Leaders have to experience Social Media

May 16, 2011

Social Media is one of those things which cannot be understood until experienced. Business leaders have a responsibility to undertake this learning.

In an interesting article, it says:

The point is that I see this digital divide all the time: We all need to do a better job making sure digital competency is not something just for “digital specialists,” but that it’s a core competency of leadership.

Partly, it comes down to a fundamental misunderstanding of what digital fitness requires. For many leaders, particularly in the business world, I think there is a feeling that you can understand digital without actually being a part of it. That just isn’t true. Digital platforms are interactive by nature. To understand them, you have to use them. To “get” Twitter or Facebook, you can’t just read a white paper. You need to Tweet, you need to have a profile, and you need to engage with your friends, family and stakeholders online. I’m not saying you need to have 10,000 Twitter followers or have a “Verified Account,” but you need to understand why these tools matter.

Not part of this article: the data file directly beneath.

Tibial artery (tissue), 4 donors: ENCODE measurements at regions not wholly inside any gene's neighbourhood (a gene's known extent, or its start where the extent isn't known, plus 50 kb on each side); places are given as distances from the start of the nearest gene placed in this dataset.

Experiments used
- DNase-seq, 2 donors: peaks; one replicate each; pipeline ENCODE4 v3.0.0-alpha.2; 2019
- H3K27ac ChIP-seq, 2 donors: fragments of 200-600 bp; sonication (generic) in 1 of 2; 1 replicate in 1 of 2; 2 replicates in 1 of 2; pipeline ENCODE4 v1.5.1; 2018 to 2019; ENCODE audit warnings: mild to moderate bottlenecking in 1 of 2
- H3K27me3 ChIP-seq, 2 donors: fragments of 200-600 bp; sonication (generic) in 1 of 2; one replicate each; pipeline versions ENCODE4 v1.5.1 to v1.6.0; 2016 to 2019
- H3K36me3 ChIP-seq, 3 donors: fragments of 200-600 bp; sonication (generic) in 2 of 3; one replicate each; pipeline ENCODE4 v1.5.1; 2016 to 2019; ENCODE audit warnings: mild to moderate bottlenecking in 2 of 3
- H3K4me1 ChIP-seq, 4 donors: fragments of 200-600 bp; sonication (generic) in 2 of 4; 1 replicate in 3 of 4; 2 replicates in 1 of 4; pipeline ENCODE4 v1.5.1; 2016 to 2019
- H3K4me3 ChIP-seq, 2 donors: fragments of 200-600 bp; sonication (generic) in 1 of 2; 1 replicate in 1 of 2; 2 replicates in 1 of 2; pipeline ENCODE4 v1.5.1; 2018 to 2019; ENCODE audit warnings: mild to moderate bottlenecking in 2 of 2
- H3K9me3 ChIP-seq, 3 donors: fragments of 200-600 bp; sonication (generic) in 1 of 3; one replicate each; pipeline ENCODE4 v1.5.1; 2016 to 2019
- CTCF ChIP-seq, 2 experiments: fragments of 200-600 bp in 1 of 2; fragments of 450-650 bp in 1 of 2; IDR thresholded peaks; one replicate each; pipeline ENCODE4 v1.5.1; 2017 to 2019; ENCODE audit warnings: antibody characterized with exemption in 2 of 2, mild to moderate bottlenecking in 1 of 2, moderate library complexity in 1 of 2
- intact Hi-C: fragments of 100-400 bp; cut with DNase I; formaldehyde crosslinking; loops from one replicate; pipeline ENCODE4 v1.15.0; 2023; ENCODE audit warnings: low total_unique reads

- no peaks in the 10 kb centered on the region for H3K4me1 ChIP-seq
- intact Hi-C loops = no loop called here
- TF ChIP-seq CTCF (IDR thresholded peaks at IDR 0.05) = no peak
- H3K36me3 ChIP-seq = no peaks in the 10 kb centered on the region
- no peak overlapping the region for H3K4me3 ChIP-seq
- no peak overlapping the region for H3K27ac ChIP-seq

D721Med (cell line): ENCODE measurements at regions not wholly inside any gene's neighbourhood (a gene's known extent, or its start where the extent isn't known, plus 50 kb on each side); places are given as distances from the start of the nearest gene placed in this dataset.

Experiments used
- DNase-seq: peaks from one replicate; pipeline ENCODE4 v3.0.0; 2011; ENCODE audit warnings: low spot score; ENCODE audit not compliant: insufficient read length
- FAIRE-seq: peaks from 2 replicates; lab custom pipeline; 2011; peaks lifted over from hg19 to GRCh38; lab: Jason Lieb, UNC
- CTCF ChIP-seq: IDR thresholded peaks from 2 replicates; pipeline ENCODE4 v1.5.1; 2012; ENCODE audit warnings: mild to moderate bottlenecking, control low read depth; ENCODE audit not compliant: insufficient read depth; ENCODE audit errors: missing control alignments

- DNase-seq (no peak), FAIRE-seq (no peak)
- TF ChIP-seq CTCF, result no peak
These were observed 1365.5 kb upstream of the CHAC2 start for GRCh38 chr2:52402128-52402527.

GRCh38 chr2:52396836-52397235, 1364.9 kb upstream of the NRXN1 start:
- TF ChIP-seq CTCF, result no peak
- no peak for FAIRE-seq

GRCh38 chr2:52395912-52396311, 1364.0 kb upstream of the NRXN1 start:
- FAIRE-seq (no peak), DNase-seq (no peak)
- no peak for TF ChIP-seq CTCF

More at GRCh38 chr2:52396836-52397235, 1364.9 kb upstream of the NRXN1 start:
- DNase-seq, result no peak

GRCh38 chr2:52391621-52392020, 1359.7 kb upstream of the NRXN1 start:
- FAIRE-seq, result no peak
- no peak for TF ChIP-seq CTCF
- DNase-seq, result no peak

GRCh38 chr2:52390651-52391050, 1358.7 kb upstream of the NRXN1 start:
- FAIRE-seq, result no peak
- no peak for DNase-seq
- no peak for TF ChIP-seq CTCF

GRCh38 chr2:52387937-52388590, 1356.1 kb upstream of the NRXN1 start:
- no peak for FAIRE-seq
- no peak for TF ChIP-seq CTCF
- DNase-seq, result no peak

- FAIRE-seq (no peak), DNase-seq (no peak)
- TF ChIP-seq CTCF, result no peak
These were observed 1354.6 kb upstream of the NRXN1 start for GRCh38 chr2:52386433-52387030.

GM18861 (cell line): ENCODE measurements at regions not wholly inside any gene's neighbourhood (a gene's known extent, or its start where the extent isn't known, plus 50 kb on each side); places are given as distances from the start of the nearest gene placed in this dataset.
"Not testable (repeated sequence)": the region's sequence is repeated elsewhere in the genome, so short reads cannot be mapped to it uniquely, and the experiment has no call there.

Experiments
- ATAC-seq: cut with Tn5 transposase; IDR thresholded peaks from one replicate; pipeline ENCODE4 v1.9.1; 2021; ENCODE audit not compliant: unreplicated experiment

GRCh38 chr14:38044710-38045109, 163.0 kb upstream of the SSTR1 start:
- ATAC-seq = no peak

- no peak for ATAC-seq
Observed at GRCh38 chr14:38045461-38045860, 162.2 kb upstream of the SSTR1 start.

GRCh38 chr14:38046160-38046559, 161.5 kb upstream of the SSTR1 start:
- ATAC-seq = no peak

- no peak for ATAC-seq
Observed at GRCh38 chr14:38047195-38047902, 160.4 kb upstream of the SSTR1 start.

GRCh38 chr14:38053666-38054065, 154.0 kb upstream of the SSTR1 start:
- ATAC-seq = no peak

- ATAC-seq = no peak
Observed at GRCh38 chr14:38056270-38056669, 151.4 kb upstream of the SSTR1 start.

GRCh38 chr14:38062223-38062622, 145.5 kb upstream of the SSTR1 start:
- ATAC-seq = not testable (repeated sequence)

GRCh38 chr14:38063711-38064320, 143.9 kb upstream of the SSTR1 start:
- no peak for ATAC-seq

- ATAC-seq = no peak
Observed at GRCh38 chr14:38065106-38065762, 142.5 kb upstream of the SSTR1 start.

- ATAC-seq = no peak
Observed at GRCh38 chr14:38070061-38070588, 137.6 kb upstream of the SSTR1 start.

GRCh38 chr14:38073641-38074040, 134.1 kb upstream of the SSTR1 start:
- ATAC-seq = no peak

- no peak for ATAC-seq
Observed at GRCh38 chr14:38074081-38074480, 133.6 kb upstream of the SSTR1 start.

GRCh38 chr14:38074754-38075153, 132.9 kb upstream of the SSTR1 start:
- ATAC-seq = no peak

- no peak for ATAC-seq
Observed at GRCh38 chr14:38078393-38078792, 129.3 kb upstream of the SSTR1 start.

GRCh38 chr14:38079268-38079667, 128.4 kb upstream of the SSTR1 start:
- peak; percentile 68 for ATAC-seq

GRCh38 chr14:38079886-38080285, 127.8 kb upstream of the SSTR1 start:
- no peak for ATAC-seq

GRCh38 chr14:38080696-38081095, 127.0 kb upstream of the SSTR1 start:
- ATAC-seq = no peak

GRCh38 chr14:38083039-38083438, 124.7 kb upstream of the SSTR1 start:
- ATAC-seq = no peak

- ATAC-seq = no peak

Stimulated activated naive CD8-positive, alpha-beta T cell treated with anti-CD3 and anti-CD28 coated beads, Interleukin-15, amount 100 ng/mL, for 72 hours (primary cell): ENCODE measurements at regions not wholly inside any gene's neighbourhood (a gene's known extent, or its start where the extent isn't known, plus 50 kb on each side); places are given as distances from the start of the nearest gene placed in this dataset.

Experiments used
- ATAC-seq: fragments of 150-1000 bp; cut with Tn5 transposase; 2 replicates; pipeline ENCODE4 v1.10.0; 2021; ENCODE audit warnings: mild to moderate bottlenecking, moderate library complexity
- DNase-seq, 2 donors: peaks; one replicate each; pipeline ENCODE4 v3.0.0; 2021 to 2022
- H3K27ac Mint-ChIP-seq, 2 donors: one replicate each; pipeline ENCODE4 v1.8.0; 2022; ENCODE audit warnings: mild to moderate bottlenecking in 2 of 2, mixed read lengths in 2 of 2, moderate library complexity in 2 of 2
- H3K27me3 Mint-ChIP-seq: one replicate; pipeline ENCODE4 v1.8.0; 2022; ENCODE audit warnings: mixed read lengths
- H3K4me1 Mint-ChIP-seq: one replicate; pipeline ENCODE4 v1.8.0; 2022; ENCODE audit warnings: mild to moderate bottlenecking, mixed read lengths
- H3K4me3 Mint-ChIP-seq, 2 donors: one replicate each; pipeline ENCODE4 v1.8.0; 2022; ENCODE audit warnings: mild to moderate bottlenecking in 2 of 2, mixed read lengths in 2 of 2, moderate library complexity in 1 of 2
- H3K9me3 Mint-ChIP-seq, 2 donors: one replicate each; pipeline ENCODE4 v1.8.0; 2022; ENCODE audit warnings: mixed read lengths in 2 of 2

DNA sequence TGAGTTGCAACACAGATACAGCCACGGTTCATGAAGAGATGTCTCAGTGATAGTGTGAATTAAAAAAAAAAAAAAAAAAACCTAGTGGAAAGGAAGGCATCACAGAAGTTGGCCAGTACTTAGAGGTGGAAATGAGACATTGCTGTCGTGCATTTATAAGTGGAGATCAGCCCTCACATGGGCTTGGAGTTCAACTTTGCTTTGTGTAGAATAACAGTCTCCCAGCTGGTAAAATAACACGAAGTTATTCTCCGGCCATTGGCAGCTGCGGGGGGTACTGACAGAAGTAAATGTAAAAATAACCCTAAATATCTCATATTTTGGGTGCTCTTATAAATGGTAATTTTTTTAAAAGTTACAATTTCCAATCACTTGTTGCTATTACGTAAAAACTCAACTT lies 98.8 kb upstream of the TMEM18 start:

Is Social Media really for you?

April 19, 2011

Experts OnlyLike anything that is hot and trendy, Social Media has seen people jumping on the bandwagon just to make a quick buck or a quick headline. Unfortunate, but true. I see the ‘wannabes’ all too often. And they actually manage to find some clients – yet it’s clear that they don’t have deep insights into Social Media. I am a Social Media Expert, if I may say so myself. And there are a number of us. We live Social Media. Day in and day out. We’re using the Social Media tools. We’re tasting the bitter and sweet tastes of this new revolution. Yet, we’re very nervous to call ourselves “Experts” or “Gurus” – and I will only do so here because this is my own blog. There has been a bad stigma surrounding those titles, because every other person suddenly became an “Expert” and a “Guru” – they made it bad for everyone who really deserved those titles. They are the bad apples. Bad apples are everywhere. Unfortunate, but true.